The discovery of endocannabinoid’s role within the central nervous system and its potential therapeutic benefits have brought forth rising interest in the use of cannabis for medical purposes. The present review aimed to synthesize and evaluate the available evidence on the efficacy of cannabis and its derivatives for psychiatric, neurodegenerative and movement disorders.
A systematic search of randomized controlled trials of cannabis and its derivatives were conducted via databases. A total of 24 reports that evaluated the use of medical cannabis for Alzheimer’s disease, anorexia nervosa, anxiety, dementia, dystonia, Huntington’s disease, Parkinson’s disease, post-traumatic stress disorder (PTSD), psychosis and Tourette syndrome were included in this review.
Cannabis has long been used for medical and recreational purposes. The Cannabis sativa and Cannabis indica are two common species used for consumption.
- Between the two species, C. sativa has comparatively higher delta-9-tetrahydrocannabinol (THC) concentration while C. indica has comparatively higher cannabidiol concentration.
- Cannabinoids can be classified into three subtypes, endocannabinoids (naturally present in human body), phyto-cannabinoids (present in cannabis plant) and synthetic cannabinoids (produced chemically).
- Presently, over 60 different types of pharmacologically active cannabinoids have been identified and isolated from the cannabis plant. These include the exogenous cannabinoids such as the psychoactive THC and non-psychoactive cannabidiol, as well as the endogenous cannabinoids such as anandamide, which affects most systems in the human body, especially the central nervous system.
Medical Cannabis & Psychiatric Disorders
- In a trial involving 11 females with anorexia nervosa, titrated THC 7.5 mg (2.5 mg, three times a day) to a maximum of 30 mg (10 mg, three times a day) showed similar weight gain to titrated diazepam 3.0 mg (1 mg, three times a day) to 15.0 mg (5 mg, three times a day).
- The anti-anxiety efficacy of cannabinoids was assessed in 5 studies involving a total of 38 patients and 44 healthy volunteers. Within this study, 1 mg Nabilone administered twice daily for 28 days significantly improved anxiety measured by the Hamilton Rating Scale for Anxiety.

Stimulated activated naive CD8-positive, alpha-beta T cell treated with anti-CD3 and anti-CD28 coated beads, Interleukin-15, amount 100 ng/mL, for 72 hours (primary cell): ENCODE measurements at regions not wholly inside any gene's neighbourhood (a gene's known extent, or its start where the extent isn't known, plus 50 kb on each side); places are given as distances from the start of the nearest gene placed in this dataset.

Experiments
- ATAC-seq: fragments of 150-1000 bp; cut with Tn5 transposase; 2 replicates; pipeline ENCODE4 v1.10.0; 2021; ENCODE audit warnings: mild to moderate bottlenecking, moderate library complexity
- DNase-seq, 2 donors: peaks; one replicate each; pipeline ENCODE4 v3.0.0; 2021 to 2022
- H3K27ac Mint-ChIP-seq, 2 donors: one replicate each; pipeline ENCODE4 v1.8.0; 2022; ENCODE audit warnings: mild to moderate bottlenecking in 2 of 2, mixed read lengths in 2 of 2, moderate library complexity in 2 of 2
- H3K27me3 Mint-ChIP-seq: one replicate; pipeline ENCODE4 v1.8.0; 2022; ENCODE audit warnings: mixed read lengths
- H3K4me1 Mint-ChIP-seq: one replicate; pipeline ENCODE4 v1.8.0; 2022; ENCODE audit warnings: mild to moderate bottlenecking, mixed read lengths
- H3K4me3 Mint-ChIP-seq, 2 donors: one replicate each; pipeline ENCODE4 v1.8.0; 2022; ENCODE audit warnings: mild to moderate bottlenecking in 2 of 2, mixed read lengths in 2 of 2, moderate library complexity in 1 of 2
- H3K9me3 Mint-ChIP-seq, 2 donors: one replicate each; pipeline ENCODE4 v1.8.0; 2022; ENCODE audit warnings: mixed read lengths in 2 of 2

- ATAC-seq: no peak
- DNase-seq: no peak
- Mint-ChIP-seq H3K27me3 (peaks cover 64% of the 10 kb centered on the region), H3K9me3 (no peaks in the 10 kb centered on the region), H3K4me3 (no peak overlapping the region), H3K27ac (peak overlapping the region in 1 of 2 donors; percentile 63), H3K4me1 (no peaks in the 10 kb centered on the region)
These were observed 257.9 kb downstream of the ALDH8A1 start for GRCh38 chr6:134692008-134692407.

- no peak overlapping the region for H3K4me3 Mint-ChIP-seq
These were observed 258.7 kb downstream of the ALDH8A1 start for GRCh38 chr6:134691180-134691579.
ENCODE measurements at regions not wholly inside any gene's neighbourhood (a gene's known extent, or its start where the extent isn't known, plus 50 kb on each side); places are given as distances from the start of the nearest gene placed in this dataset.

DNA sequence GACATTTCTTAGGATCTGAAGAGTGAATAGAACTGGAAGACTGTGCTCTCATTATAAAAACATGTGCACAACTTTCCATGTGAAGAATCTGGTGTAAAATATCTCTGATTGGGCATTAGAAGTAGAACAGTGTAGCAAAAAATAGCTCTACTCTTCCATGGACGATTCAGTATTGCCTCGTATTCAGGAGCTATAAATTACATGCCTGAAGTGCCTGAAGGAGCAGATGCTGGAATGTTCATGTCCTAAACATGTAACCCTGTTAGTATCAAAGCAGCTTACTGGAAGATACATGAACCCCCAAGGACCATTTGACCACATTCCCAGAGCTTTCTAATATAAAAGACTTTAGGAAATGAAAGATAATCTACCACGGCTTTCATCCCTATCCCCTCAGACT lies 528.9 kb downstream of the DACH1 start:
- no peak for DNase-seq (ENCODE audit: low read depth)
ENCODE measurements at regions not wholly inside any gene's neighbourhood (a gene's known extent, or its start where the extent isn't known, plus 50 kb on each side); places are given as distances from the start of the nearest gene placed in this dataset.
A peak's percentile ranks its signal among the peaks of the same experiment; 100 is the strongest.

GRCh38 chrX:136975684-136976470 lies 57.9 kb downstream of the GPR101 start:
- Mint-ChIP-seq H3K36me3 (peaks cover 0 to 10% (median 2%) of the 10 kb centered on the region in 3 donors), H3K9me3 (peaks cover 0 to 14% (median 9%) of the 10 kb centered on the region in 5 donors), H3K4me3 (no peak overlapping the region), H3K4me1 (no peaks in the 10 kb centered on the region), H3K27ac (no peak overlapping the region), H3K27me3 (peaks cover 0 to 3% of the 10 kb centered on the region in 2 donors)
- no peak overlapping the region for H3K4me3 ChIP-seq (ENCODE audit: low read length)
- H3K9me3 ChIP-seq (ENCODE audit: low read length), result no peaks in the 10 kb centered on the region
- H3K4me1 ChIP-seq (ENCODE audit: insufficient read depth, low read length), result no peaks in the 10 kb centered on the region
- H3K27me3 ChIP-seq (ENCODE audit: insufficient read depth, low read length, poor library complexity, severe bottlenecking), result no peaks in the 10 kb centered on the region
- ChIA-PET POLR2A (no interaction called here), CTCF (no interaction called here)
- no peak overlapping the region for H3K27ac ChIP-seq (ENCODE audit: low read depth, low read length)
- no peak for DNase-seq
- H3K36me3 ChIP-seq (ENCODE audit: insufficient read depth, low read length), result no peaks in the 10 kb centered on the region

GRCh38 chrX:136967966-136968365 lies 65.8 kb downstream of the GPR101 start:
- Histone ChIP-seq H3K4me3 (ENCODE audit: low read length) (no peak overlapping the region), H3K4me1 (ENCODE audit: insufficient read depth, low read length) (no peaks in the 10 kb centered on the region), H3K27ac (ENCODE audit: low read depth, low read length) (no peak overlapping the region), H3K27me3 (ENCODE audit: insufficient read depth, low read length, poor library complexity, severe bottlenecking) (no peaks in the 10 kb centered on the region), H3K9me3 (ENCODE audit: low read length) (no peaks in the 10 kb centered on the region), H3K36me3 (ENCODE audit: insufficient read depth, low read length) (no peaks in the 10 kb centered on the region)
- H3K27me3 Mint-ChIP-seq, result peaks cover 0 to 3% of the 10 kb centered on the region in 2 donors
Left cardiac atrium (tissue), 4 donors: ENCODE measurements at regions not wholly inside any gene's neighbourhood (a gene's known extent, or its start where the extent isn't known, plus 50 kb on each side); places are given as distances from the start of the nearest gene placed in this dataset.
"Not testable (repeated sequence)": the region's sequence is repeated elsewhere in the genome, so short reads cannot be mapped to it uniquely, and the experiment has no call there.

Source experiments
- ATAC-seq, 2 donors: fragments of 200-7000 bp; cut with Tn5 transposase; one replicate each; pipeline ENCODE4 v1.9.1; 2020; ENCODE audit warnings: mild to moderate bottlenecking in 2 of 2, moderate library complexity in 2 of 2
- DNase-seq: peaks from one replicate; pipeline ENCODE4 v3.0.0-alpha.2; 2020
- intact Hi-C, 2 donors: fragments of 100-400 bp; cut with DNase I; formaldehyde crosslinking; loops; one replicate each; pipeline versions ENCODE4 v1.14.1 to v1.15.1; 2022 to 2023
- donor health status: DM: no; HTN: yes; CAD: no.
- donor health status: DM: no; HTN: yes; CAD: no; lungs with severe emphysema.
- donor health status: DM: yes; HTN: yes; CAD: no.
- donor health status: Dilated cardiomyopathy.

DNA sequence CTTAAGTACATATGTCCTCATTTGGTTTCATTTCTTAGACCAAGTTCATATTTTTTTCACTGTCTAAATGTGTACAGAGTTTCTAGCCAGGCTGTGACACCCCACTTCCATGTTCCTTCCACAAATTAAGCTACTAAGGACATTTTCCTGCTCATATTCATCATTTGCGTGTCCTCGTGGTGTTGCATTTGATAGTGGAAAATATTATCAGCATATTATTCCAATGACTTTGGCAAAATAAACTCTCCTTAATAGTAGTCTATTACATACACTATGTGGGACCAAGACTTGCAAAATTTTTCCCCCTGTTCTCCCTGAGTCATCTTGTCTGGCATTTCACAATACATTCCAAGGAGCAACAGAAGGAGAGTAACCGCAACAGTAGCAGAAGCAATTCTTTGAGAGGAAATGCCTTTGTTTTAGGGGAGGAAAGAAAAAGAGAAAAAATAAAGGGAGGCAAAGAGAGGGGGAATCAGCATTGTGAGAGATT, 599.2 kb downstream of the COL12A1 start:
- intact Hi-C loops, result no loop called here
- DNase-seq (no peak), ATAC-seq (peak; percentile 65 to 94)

- More recently, in a parallel study, 24 generalized social anxiety disorder patients were randomized to receive either a single dose of 600 mg cannabidiol or placebo and were also subjected to a simulated public speaking test. Pre-treatment of cannabidiol significantly reduced anxiety measured by the visual analogue mood scale.
- In another crossover trial involving 10 male patients with generalized social anxiety disorder, a single dose of 400 mg cannabidiol was associated with a significant decrease in subjective anxiety measured by the visual analogue mood scale.
Post-Traumatic Stress Disorder
- In a first randomized controlled crossover trial on PTSD, 10 males with PTSD associated nightmares were administered with titrated 0.5 to 3.0 mg nabilone or placebo, in two 7-week treatment periods, separated by a 2-week washout period.
To date, only one published trial investigated the antipsychotic properties of cannabidiol in patients with schizophrenia.
- In a 4-week parallel, active-controlled trial, 42 patients with schizophrenia were randomized to receive either cannabidiol or amisulpride. Significant clinical improvements were observed in both treatments as indexed by the Brief Psychiatric Rating Scale and the Positive and Negative Syndrome Scale.
Medical Cannabis & Neurodegenerative Disorders
- One trial on Alzheimer’s disease examined the use of dronabinol for managing Alzheimer’s disease. In a 6-week crossover trial, 2.5 mg dronabinol appeared to reduce disturbed behaviors in 12 patients, as measured by the Cohen-Mansfield Agitation Inventory.
- In a 4-week trial, 2.5 mg dronabinol reduced night-time agitation and strengthened circadian rhythms in the 2-patient enrolled in the study.
Medical Cannabis & Movement Disorders
- In a 10-week placebo-controlled crossover trial, nabilone (1 or 2 mg) showed significant treatment effect as measured by the total motor and chorea score on the Unified Huntington’s Disease Rating Scale (UHDRS).
- In an early crossover trial involving 9 Parkinson’s disease patients with dyskinesia, 0.03 mg/kg nabilone significantly improved dyskinesia as indexed by the Rush dyskinesia disability scale.
- More recently, in a placebo-controlled trial, 21 patients with Parkinson’s disease were randomized to receive cannabidiol (75 mg/day or 300 mg/day) or placebo for 6 weeks. A significant improvement was reported for PDQ-39, particularly the activities of daily living and stigma subscale for the 300 mg/day cannabidiol group.
- In a placebo-controlled crossover trial, 12 patients with Tourette syndrome received a single dose of THC 5 to 10 mg (dose based on body weight). Using the Tourette Syndrome Symptom List, there was a significant treatment effect of THC on the subscale of tics and obsessive-compulsive behavior.
- In another 6-week trial from the same research group, 24 patients with Tourette syndrome were given oral THC up to 10 mg per day. Similarly, THC significantly reduced tics compared to placebo.
Conclusion & Future Implications
While there are trials that suggest potential benefit of cannabinoids for anorexia nervosa, anxiety, PTSD, psychotic symptoms agitation in Alzheimer’s disease and dementia, Huntington’s disease, and Tourette syndrome, and dyskinesia in Parkinson’s disease, further research is necessary to draw accurate conclusions pertaining to the efficacy of cannabinoids.
An improved knowledge of the precise mechanism of cannabinoids at the cellular level could provide insights on the therapeutic benefits of cannabinoids for movement, psychiatric and neurodegenerative disorder. This could facilitate development of cannabinoid formulations and the conducts of clinical trials on these indications.